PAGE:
Friday, November 15, 2013

By Lou Honderich
Publisher: Mockingbird Lane Press
Published: April 15, 2013
ISBN:  9780985690663

Ricki, a ten-year-old deaf girl living in Oklahoma, is crazy about horses. Her dream is to win first place in a horse show. At her grandparents' farm she works toward that goal, riding their Quarter Horse, Frosty. Then an unexpected event rocks her family's comfortable life, bringing new challenges for everyone. Discover the fascinating world of 

deaf culture and sign language. Cheer for this spirited, determined girl on her quest for a blue ribbon.
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My Thoughts:

This book is about a ten-year-old girl who loves to ride horses. And just like any horse-loving girl her age, she dreams of winning a blue ribbon in a horse riding competition. But Ricki isn’t just like any other girl her age, because she is totally deaf and uses American Sign Language (ASL) to communicate.

Lou Honderich has written this book with the deaf child in mind. The ASL is written just as the deaf person would sign it. The book is written for the hearing child also; to understand what it might be like to be deaf. Ms. Honderich has been part of both the hearing and the deaf worlds, and so she has the unique ability to write her story with complete understanding of the way both sides interact.

Ricki faces several challenges in her horse competitions; the greatest being not being able to hear the announcer give the commands for the riders to walk, trot, reverse or stop their horses. She had to rely on hand signals from the ring steward. A simple lapse of attention could mean the difference between winning a ribbon and finishing last place.

I loved how Ms. Honderich was able to show that American Sign Language (ASL) is so different grammatically from English that it is considered a different language. She easily captured how difficult social situations can be for totally deaf individuals in a hearing society. The gesture the children from the 4H Club made of learning to fingerspell their own names so they could introduce themselves to Ricki was truly a beautiful thing to do.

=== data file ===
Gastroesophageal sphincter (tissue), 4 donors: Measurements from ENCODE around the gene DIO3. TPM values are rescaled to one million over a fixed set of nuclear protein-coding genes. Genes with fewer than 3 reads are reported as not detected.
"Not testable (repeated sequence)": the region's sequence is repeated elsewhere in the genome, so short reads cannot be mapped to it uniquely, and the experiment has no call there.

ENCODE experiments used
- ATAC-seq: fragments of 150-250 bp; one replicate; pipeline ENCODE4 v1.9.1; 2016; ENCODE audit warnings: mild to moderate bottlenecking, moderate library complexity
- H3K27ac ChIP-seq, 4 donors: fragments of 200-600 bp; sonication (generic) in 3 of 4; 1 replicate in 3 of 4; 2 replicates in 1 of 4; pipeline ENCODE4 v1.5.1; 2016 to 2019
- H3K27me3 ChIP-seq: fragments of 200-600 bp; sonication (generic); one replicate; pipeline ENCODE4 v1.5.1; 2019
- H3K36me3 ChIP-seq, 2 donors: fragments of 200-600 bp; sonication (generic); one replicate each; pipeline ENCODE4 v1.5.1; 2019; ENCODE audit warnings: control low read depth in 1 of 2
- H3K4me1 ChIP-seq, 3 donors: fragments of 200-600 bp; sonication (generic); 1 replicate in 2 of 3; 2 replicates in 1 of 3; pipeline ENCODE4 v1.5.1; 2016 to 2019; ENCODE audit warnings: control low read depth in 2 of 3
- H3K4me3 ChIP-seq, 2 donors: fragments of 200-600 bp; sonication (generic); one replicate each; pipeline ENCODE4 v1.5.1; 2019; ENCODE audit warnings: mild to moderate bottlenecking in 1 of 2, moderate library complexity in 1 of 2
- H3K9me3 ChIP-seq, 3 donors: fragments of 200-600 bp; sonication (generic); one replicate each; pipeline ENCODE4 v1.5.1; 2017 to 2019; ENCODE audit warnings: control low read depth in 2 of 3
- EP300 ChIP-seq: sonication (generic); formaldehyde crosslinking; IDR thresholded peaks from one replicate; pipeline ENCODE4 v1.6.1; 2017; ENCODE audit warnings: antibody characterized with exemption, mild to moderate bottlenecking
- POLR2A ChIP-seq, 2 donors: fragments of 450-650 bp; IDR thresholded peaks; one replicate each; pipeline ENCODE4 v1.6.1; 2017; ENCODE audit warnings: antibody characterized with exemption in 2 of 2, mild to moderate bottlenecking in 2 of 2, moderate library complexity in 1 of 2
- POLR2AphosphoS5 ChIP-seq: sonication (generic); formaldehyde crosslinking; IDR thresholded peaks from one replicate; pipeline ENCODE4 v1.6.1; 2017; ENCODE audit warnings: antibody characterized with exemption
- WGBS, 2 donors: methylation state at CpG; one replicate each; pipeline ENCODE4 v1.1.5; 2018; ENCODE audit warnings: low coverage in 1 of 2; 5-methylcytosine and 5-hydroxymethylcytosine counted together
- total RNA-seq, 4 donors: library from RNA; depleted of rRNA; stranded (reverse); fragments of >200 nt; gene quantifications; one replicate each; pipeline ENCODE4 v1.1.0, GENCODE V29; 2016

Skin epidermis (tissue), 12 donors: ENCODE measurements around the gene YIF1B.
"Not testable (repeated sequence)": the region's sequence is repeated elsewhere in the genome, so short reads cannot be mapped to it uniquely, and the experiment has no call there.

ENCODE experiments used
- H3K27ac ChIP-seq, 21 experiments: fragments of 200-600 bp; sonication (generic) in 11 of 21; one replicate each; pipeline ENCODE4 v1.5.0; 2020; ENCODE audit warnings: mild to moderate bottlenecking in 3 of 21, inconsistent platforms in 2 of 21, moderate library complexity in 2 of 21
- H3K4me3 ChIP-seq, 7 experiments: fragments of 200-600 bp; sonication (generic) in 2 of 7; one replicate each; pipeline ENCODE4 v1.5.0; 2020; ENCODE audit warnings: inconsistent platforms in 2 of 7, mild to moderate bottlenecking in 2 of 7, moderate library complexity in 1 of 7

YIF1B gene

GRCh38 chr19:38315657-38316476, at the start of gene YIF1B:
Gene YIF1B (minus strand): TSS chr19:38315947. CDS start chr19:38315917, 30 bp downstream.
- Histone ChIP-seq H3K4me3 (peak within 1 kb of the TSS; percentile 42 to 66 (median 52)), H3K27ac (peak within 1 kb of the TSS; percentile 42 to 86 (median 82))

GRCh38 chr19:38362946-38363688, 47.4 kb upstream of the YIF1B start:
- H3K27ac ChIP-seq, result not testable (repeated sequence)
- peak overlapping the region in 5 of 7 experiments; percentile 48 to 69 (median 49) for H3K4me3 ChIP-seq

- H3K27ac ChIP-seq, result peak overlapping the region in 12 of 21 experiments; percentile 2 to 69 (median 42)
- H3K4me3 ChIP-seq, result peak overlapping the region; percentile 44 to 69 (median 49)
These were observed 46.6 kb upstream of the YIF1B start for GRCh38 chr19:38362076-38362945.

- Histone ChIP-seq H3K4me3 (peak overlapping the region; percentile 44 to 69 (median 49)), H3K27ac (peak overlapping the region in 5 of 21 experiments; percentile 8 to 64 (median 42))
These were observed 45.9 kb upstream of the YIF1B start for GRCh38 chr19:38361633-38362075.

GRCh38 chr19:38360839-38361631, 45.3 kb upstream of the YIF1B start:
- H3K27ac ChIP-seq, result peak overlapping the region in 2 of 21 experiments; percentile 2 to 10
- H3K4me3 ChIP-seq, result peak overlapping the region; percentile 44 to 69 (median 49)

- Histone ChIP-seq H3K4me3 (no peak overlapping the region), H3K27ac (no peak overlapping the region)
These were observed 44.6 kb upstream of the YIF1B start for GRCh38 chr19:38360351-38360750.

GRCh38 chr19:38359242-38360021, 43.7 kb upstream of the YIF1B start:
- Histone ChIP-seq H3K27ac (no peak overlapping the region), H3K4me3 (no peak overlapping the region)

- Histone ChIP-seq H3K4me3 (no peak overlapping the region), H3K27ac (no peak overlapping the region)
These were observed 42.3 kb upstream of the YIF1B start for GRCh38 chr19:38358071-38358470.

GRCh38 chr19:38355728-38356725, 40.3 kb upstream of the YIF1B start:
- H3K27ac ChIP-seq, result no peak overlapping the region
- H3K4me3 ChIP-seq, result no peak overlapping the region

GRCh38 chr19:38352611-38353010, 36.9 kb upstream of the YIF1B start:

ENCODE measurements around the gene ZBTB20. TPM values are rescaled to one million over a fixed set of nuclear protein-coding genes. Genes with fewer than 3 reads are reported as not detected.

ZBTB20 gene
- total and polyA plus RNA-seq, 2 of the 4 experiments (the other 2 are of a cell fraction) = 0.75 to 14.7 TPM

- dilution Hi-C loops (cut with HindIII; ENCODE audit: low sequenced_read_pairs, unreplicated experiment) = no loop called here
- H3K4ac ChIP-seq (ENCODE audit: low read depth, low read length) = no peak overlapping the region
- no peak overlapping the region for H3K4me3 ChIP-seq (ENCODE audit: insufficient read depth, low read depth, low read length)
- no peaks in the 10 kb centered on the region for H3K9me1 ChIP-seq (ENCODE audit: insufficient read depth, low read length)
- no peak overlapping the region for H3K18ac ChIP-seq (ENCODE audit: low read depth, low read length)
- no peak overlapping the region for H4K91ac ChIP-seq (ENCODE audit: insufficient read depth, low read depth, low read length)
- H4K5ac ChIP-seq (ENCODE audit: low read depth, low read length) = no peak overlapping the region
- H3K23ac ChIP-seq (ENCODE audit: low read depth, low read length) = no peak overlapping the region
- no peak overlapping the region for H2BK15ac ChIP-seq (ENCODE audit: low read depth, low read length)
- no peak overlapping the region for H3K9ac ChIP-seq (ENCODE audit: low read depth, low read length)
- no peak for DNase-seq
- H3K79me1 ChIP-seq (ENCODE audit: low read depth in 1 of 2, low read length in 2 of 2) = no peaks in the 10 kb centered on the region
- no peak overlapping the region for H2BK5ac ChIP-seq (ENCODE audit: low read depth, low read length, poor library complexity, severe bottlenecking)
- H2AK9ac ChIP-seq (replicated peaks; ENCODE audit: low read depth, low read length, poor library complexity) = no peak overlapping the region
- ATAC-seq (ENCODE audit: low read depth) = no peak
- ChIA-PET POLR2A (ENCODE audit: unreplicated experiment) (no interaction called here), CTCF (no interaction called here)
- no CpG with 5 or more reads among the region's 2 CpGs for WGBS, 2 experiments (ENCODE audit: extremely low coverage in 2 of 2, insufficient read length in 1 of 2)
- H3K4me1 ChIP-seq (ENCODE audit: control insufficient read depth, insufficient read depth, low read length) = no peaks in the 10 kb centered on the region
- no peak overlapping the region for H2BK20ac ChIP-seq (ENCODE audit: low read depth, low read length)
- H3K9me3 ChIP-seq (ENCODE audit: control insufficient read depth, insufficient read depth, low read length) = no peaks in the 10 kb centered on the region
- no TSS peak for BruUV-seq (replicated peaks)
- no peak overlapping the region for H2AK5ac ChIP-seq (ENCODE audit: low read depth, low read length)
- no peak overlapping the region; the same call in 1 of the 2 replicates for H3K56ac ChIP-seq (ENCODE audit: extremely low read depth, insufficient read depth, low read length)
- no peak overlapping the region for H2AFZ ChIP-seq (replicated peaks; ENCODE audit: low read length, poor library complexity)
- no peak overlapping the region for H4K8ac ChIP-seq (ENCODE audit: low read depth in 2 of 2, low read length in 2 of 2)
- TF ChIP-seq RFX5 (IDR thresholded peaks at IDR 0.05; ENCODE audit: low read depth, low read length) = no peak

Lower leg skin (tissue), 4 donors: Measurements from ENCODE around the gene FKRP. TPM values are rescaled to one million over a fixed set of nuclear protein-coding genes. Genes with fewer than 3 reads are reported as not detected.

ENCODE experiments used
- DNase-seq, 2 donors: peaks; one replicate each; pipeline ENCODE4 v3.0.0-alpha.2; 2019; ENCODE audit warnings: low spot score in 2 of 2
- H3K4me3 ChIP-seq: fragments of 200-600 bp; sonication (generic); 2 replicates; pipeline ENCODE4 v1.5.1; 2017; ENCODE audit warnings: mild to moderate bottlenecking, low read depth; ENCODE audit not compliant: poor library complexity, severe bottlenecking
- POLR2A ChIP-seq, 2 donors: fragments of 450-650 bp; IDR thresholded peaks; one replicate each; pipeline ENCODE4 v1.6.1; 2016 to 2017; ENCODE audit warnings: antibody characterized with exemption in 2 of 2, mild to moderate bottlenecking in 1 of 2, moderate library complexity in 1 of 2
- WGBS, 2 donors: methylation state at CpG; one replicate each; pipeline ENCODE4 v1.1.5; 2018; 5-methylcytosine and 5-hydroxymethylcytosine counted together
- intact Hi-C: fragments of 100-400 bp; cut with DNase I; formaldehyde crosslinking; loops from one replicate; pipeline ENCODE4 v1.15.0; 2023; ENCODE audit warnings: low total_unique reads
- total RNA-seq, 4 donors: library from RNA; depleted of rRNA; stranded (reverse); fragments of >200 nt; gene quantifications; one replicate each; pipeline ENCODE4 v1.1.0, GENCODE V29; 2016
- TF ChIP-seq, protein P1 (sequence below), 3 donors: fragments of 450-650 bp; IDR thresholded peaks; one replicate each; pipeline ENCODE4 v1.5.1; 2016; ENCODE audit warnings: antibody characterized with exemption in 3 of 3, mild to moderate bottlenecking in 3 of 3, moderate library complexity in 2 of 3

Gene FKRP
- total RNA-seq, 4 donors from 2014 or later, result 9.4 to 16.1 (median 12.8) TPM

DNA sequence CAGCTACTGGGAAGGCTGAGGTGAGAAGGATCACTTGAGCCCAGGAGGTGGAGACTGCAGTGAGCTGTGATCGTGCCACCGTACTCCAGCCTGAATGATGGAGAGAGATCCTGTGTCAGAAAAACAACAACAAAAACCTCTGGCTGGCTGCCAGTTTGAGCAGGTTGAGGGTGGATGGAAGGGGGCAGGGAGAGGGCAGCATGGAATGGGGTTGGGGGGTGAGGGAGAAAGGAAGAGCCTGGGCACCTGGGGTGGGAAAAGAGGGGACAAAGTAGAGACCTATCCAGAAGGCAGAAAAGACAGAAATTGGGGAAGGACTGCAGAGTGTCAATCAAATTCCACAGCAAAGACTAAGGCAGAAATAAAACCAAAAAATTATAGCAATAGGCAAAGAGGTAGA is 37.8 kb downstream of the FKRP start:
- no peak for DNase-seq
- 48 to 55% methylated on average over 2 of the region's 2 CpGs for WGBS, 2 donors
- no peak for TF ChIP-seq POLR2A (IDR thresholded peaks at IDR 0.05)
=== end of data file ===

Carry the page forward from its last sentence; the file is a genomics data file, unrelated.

Ricki has a hard time when she has to move to another state after her father finds another job after being laid off. Though it is closer to her beloved grandmother and the horse Frosty, that Ricki loves to ride, leaving her friends and going to a new school is almost overwhelming.

At her new school, Ricki meets a five-year-old child who cries and hides under the table almost every day. Ricki doesn’t understand this until she talks to her grandmother one day and learns that it is probably because the child’s parents don’t know how to sign, and so the child is likely frustrated because she can’t understand and can’t make herself understood. The author brings home the need for parent and siblings of deaf children to learn sign language without standing on a soap box or making anyone feel guilty.

There are so many lessons to learn and awareness to gain from reading this book. I think everyone who has contact with a deaf person should read it to gain understanding into what it is like to be deaf in a hearing world. One of the things that Ms. Honderich clearly shows through the actions of her characters is how important it is for parents of deaf children to learn sign language in order to communicate with their children. Throughout the story we learn how Ricki and her grandmother are able to have a close relationship because they are able to communicate easily. We also learn that Ricki’s grandmother had a difficult time gaining that same closeness with her own grandmother because she did not know sign language.

I felt that this book was very well written. Ms. Honderich’s knowledge of horses and horse competitions is evident as well as her knowledge of deaf culture. The pace of the book is excellent. I also appreciated that the dialogue signed in ASL was written in bold print exactly as it would have been signed.

I think this would be an excellent book to be used in schools to help develop an awareness in hearing impairment. As a teacher of children with disabilities (visual impairment) I particularly liked that the book showed that a child with a hearing impairment is can do everything hearing children can do except hear.  I hope that Ms. Honderich writes more books like these! I gave this book 5 stars.

Thank you to the author, Lou Honderich who provided a free copy of this book in exchange for a fair and honest review. I was not required to write a positive review. All thoughts are my own.

About the Author

Lou Honderich is a lifelong horsewoman who loves to read. She is a teacher, mother of five and grandmother of seven. Her hearing loss as an adult led her to sign language, the deaf community, and the marvelous children she has worked with in schools, summer camps, and Horses for Healing, a therapeutic riding program. The author and her husband live in northwest Arkansas with their horses, dogs, cats and chickens. 
After becoming hearing impaired Lou taught deaf a hard-of-hearing students in kindergarten, grade 1 and PE in self-contained classrooms, as well as in  mainstreamed situations, therapeutic horseback riding and summer camps.

Contact Lou Honderich

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